November 2015: Neurological Sciences
A P Casani, I Dallan, E Navari, S Sellari Franceschini, N Cerchiai
The aim of this paper is to analyse, after clinical experience with a series of patients with established diagnoses and review of the literature, all relevant anamnestic features in order to build a simple diagnostic algorithm for vertigo in childhood. This study is a retrospective chart review. A series of 37 children underwent complete clinical and instrumental vestibular examination. Only neurological disorders or genetic diseases represented exclusion criteria. All diagnoses were reviewed after applying the most recent diagnostic guidelines...
June 2015: Acta Otorhinolaryngologica Italica
Paulus S Rommer, Gerald Wiest, Claudia Kronnerwetter, Heidemarie Zach, Benjamin Loader, Kirsten Elwischger, Siegfried Trattnig
Vestibular parxoysmia (VP) is a rare vestibular disorder. A neurovascular cross-compression (NVCC) between the vestibulochochlear nerve and an artery seems to be responsible for short attacks of vertigo in this entity. An NVCC can be seen in up to every fourth subject. The significance of these findings is not clear, as not all subjects suffer from symptoms. The aim of the present study was to assess possible structural lesions of the vestibulocochlear nerve by means of high field magnetic resonance imaging (MRI), and whether high field MRI may help to differentiate symptomatic from asymptomatic subjects...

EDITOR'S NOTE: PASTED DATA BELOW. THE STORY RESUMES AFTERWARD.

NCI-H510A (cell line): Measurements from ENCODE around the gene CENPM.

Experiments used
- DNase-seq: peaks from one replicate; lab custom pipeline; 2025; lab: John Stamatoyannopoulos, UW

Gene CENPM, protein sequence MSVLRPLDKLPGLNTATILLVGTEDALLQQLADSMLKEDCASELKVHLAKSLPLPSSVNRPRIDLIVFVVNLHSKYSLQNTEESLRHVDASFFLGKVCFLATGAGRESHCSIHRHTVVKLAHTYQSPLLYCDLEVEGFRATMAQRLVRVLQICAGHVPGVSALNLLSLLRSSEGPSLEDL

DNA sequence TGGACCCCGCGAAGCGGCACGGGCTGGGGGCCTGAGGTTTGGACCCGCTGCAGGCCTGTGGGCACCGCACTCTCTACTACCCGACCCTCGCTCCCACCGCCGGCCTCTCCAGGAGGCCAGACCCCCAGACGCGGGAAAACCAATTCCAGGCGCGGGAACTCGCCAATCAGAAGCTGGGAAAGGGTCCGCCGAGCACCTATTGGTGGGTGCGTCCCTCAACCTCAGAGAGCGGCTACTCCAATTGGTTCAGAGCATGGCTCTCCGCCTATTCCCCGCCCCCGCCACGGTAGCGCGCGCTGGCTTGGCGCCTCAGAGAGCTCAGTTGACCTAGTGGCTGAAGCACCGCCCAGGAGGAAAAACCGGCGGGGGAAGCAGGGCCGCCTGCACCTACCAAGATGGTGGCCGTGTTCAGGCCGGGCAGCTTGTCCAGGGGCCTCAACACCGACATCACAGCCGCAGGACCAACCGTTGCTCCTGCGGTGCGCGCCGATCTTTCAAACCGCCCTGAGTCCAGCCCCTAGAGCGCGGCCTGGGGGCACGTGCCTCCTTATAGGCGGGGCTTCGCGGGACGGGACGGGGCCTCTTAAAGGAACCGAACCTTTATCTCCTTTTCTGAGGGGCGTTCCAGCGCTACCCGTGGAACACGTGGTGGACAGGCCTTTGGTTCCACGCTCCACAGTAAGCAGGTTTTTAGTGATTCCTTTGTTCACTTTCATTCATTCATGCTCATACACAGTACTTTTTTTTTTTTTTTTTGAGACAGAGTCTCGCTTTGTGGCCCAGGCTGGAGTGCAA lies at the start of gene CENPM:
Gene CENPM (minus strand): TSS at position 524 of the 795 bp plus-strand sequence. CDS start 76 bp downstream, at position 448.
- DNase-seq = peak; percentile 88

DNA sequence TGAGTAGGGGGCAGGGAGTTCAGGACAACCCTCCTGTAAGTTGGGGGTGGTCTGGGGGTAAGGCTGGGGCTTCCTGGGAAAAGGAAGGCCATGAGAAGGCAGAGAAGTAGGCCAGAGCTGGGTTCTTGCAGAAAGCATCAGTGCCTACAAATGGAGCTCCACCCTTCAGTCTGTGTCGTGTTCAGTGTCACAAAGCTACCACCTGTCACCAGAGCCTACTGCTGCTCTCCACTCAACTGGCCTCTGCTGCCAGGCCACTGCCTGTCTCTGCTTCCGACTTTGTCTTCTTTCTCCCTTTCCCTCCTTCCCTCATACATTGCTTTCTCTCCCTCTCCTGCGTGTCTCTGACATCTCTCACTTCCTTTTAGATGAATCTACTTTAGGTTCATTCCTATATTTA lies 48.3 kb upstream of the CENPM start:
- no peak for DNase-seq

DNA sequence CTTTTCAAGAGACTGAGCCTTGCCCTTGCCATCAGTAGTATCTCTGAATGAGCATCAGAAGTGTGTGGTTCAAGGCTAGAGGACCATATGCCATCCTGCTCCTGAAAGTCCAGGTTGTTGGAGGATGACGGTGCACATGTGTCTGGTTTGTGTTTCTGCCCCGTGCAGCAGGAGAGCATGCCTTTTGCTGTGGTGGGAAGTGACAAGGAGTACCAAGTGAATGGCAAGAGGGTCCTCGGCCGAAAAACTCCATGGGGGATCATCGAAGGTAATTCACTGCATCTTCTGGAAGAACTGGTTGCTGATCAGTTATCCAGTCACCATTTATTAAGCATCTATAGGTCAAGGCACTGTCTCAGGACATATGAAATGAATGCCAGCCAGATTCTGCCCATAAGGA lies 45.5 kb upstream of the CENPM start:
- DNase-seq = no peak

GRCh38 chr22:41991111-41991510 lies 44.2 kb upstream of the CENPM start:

2015: Frontiers in Neuroanatomy
Ezgi Deniz Batu, Banu Anlar, Meral Topçu, Güzide Turanlı, Sabiha Aysun
OBJECTIVE: Evaluation and management of vertigo in children vary between institutions and medical specialties. The aim of this study is to describe the characteristics of vertigo in children presenting to a pediatric neurology referral center and to investigate the relationship between vertigo and migraine. STUDY DESIGN: Patients <18 years old presenting with vertigo to Hacettepe University Ihsan Dogramaci Children's Hospital Neurology Unit between January 1996-January 2012 were included (n = 100)...
March 2015: European Journal of Paediatric Neurology: EJPN
Timothy C Hain
PURPOSE OF REVIEW: Herein we discuss the recent literature concerning cervicogenic vertigo including vertigo associated with rotational vertebral artery syndrome, as well as whiplash and degenerative disturbances of the cervical spine. We conclude with a summary of progress regarding diagnostic methods for cervicogenic vertigo. RECENT FINDINGS: Several additional single case studies of the exceedingly rare rotational vertebral artery syndrome have been added to the literature over the last year...